Beyond the primary mission-based reasons for a common core curriculum, there are practical reasons, too. For example, it’s hard for students to switch to different majors in other colleges or schools because they all have different cores. Some colleges and schools had cores that were very, very credit-hour heavy, and students couldn’t get a second major or a minor. That’s all going to change. So, there’s a lot of good for students on a practical level.
In the end, we hope that students educated with this new core curriculum experience the Jesuit mission in a variety of different settings and courses that are deeply tied into their major. Then, ultimately, they will all graduate with a common experience related to our mission.
What do you hope to accomplish in the next five years?
I’d like to see us have stable enrollment at a level that supports everything that we want to do. I would like to see us increasingly be a more diverse and more inclusive place such that we look more like the city in the region we inhabit. I would like to see us support students who come here to the greatest extent we can. I also would like to see our scholarship and research continue to grow and make an impact.
The Lewis File
FAMILY: I met my wife, Heather, at the University of Missouri-Columbia. She is a faculty member in our School of Social Work, and she is an amazing support. We’ve got two kids, Jack and Grace, who are 15 and 12. And they understand that my job is one that the entire family needs to be in for. The family is great about that.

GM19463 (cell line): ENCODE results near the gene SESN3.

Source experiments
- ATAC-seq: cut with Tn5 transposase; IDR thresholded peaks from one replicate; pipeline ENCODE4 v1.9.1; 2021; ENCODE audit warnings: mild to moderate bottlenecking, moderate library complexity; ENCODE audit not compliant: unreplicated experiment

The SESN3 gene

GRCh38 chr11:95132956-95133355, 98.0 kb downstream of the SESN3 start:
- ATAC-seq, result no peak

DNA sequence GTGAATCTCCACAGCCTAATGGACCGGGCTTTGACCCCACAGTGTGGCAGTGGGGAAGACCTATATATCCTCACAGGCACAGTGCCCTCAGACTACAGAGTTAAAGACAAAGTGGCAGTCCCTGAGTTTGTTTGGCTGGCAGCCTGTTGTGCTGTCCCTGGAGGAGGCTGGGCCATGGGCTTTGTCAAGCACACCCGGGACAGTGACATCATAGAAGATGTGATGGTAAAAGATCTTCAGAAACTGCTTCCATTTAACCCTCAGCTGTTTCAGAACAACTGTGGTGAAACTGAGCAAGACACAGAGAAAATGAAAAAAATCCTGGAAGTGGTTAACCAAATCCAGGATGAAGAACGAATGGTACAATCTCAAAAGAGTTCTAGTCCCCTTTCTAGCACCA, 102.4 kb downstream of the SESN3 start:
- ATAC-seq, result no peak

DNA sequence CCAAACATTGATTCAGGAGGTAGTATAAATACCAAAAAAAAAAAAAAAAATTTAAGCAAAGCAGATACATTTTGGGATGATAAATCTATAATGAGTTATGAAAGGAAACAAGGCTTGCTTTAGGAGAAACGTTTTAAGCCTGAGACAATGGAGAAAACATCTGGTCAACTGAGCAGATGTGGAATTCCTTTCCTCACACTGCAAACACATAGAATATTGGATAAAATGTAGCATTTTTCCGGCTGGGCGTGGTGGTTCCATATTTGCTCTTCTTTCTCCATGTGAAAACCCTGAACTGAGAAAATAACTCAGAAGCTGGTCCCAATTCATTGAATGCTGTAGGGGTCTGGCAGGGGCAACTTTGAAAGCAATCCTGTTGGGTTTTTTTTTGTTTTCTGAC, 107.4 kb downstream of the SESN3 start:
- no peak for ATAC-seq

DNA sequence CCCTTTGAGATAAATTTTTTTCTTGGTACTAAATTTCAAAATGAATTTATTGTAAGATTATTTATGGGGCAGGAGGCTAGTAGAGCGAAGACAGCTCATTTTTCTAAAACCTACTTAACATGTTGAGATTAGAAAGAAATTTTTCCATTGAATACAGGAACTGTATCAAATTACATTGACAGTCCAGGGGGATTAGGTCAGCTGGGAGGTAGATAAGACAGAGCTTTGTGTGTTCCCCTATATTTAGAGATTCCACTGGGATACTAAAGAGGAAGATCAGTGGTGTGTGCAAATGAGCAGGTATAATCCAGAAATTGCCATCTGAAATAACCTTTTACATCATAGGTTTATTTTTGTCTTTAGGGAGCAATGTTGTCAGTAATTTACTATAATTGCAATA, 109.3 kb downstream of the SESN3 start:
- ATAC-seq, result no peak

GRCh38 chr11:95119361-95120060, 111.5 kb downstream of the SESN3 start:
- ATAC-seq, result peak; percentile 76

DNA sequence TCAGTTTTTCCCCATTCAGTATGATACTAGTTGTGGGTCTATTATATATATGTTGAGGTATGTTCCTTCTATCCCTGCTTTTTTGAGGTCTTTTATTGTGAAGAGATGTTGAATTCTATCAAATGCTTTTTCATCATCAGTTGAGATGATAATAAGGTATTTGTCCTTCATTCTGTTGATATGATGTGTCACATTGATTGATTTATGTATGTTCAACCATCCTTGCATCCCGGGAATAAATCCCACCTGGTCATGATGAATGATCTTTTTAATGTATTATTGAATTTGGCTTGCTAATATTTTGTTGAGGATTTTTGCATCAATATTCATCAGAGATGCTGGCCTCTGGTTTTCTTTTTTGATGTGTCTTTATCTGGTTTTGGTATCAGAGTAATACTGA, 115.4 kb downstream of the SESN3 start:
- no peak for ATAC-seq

FIRST JOB: Working at a pizza joint
BOOKS TO RECOMMEND: What I’m reading right now is Just Mercy by Bryan Stevenson. My favorite book that I’ve read multiple times is On the Road by Jack Kerouac.
FAVORITE MOVIES: The Star Wars movies, especially the originals
TV SHOW YOU’D RECOMMEND: Ted Lasso. It makes me laugh.
SPORTS TEAM: The St. Louis Blues
FAVORITE BAND: It’s a Canadian band, The Tragically Hip.
FAVORITE PLACE ON CAMPUS: The new Interdisciplinary Science and Engineering Building
FAVORITE PLACE IN ST. LOUIS: I like the Loop. We live in University City.
FAVORITE VACATION SPOT: My wife’s uncle lives in Hawaii. We’ve been there four times with the kids.
GUILTY PLEASURE: Chocolate or candy
— By Laura Geiser
Universitas, the award-winning alumni magazine of Saint Louis University, is distributed to SLU alumni, parents and benefactors around the world. The magazine includes campus news, feature stories, alumni profiles and class notes, and has a circulation of 129,300.